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Google Fiber will not offer TV packages once it launches in Louisville and San Antonio. The Alphabet division will instead focus on providing high-speed internet, as it struggles with the high costs of building out its network. ( Google Fiber )
Google Fiber will not offer TV packages for customers in Louisville, Kentucky, and San Antonio, Texas, as the service moves to instead focus on providing high-speed internet.
Google Fiber has been struggling, as the service has had to scale back its plans as costs to build out its network have proven to be too high. The decision to drop TV plans for Louisville and San Antonio is the latest sign of its troubles.
No Google Fiber TV In Louisville and San Antonio
Since the initial rollout of Google Fiber, the service has offered a TV add-on that includes more than 220 channels and a DVR that can record multiple programs simultaneously. However, the package will not be an option once Google Fiber launches in Louisville and San Antonio.
According to a Google Fiber blog post, the decision follows the trend of customers moving away from the traditional methods of viewing TV content. As more customers choose internet-only options for Google Fiber, the service will focus on providing the high-speed internet that enables users to freely choose between all the streaming options available to them. The blog post mentions YouTube TV, Netflix, and Hulu as services that can take the place of having a TV package attached to Google Fiber.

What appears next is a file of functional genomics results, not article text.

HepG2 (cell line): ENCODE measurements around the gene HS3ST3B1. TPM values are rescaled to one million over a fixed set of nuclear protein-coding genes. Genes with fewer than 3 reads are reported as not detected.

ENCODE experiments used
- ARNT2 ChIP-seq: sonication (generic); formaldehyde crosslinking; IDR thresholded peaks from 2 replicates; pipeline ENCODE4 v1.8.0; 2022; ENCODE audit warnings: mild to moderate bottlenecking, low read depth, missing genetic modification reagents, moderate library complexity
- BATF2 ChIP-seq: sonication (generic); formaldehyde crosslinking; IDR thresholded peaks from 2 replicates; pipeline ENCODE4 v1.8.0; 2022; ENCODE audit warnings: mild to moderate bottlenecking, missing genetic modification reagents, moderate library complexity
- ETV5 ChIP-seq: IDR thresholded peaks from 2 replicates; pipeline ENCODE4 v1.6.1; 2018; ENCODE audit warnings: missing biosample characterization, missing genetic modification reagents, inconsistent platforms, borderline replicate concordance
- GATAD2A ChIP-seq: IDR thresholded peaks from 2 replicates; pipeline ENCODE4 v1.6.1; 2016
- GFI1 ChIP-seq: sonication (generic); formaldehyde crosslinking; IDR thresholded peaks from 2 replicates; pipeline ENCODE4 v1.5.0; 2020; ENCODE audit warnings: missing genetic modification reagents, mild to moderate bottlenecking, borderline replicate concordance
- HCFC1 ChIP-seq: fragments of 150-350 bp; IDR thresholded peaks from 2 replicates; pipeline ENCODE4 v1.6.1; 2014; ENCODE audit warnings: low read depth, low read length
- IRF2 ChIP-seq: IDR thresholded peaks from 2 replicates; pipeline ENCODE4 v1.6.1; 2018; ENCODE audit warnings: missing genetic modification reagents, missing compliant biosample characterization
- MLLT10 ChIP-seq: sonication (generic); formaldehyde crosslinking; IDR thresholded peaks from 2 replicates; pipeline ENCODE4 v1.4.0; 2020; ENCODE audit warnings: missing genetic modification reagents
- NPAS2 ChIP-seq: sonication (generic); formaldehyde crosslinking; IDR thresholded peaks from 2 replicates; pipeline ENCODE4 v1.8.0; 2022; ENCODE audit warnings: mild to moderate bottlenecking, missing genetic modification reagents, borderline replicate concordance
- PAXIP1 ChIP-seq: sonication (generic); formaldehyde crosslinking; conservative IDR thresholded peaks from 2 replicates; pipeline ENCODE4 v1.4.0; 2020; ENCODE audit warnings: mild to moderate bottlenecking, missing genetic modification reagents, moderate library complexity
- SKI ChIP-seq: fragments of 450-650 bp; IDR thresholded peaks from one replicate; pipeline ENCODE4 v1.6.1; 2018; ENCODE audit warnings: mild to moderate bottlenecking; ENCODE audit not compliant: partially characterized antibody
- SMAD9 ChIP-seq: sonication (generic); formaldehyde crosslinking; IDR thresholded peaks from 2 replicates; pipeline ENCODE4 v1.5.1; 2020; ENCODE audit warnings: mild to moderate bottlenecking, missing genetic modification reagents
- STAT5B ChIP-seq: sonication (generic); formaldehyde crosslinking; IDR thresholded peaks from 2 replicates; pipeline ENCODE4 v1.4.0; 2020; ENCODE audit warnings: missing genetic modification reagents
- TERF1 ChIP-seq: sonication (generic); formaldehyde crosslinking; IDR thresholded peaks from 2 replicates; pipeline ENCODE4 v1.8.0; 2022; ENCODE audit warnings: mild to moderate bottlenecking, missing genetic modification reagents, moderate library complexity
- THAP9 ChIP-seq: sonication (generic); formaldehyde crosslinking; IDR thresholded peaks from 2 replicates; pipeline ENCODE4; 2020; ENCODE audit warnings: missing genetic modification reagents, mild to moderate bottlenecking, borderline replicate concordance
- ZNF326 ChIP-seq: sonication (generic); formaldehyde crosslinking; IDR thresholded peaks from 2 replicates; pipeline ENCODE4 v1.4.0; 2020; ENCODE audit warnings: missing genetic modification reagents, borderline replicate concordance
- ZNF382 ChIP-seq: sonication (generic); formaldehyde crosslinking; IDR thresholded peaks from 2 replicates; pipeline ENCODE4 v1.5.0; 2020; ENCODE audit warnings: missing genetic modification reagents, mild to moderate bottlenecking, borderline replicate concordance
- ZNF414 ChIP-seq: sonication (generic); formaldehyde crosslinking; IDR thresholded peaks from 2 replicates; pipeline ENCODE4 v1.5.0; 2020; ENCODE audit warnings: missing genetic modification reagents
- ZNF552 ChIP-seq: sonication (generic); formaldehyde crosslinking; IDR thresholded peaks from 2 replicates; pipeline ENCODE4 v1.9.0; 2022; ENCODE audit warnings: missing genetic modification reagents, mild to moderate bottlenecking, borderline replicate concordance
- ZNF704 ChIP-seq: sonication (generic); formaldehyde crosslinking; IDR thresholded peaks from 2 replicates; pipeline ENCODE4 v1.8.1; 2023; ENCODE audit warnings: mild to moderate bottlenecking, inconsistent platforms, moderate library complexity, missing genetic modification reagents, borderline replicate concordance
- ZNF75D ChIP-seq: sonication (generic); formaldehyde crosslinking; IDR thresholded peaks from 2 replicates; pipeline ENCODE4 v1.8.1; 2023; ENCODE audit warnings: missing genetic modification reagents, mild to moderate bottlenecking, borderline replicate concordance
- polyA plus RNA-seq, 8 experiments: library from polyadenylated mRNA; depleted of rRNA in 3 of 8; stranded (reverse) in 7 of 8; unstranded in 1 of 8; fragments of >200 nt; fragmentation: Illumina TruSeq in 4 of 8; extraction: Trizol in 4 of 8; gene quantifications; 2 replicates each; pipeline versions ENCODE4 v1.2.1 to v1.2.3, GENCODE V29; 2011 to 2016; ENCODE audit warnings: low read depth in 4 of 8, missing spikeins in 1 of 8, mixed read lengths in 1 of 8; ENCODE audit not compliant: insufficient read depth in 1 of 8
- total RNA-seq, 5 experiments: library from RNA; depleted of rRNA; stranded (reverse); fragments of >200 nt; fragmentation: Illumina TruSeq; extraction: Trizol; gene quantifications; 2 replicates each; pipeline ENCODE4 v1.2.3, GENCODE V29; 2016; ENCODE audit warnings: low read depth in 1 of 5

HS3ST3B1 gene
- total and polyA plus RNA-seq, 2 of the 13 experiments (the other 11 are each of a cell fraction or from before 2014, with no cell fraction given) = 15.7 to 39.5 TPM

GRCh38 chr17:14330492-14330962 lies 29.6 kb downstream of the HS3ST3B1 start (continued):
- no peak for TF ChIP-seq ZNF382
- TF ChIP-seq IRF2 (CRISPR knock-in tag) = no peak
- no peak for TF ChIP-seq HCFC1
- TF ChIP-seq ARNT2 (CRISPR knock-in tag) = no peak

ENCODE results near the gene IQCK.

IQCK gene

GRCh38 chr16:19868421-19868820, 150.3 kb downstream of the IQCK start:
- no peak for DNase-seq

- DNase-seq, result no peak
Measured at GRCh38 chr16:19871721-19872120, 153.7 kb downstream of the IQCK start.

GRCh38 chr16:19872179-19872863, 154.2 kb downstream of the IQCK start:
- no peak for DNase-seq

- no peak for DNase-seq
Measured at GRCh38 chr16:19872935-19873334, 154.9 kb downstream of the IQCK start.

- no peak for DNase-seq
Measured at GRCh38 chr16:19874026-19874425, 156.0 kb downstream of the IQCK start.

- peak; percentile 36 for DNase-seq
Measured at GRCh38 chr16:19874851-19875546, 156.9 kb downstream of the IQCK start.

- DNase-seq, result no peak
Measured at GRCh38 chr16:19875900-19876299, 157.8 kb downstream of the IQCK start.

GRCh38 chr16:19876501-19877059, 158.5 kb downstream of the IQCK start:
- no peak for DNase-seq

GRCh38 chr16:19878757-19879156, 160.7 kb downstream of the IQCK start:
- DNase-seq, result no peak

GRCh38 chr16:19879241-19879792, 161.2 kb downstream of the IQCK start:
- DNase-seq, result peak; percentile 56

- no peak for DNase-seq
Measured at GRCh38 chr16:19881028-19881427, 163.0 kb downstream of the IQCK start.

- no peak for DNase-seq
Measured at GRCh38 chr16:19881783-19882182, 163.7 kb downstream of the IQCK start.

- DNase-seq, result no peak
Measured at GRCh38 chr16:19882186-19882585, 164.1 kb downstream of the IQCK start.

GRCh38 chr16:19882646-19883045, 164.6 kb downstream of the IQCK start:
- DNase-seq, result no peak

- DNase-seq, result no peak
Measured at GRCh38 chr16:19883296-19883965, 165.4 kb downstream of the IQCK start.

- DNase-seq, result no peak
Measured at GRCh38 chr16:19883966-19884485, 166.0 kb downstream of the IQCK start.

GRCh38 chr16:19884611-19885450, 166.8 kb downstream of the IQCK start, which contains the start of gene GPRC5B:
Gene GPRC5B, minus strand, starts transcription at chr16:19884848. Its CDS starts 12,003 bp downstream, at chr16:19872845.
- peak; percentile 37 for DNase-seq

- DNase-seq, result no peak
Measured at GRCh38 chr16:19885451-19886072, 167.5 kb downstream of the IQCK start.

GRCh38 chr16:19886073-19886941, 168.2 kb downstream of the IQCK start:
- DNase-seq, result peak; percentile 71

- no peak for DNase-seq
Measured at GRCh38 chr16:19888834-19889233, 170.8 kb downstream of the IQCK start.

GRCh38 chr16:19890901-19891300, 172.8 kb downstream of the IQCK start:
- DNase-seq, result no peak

Customers in other markets who have signed up for the TV package as part of their Google Fiber subscription will not see any changes. The add-on, however, will not be available for Louisville and San Antonio customers and presumably to all future markets where Google Fiber will launch.
Google Fiber Troubles
While the reason to drop a TV package for Google Fiber in Louisville and San Antonio is sound, the decision is likely a continuation of the service’s struggles, as it reduces its offerings to streamline its operations.
In August last year, a report claimed that Google Fiber was exploring alternative options in building out its high-speed broadband internet service such as going wireless, as the cost of installing underground fiber optic cables proved to be too steep. The same month, Alphabet CEO Larry Page reportedly ordered the unit to cut costs, especially after the service has not been able to get as many customers to sign up for it as expected.
In October 2016, Alphabet paused the Google Fiber rollout, as the division needed to rethink its approach in providing its service. The launch of Google Fiber will proceed in several cities including San Antonio and Louisville, but it has been paused for nine other cities that include Dallas, Los Angeles, and San Diego.
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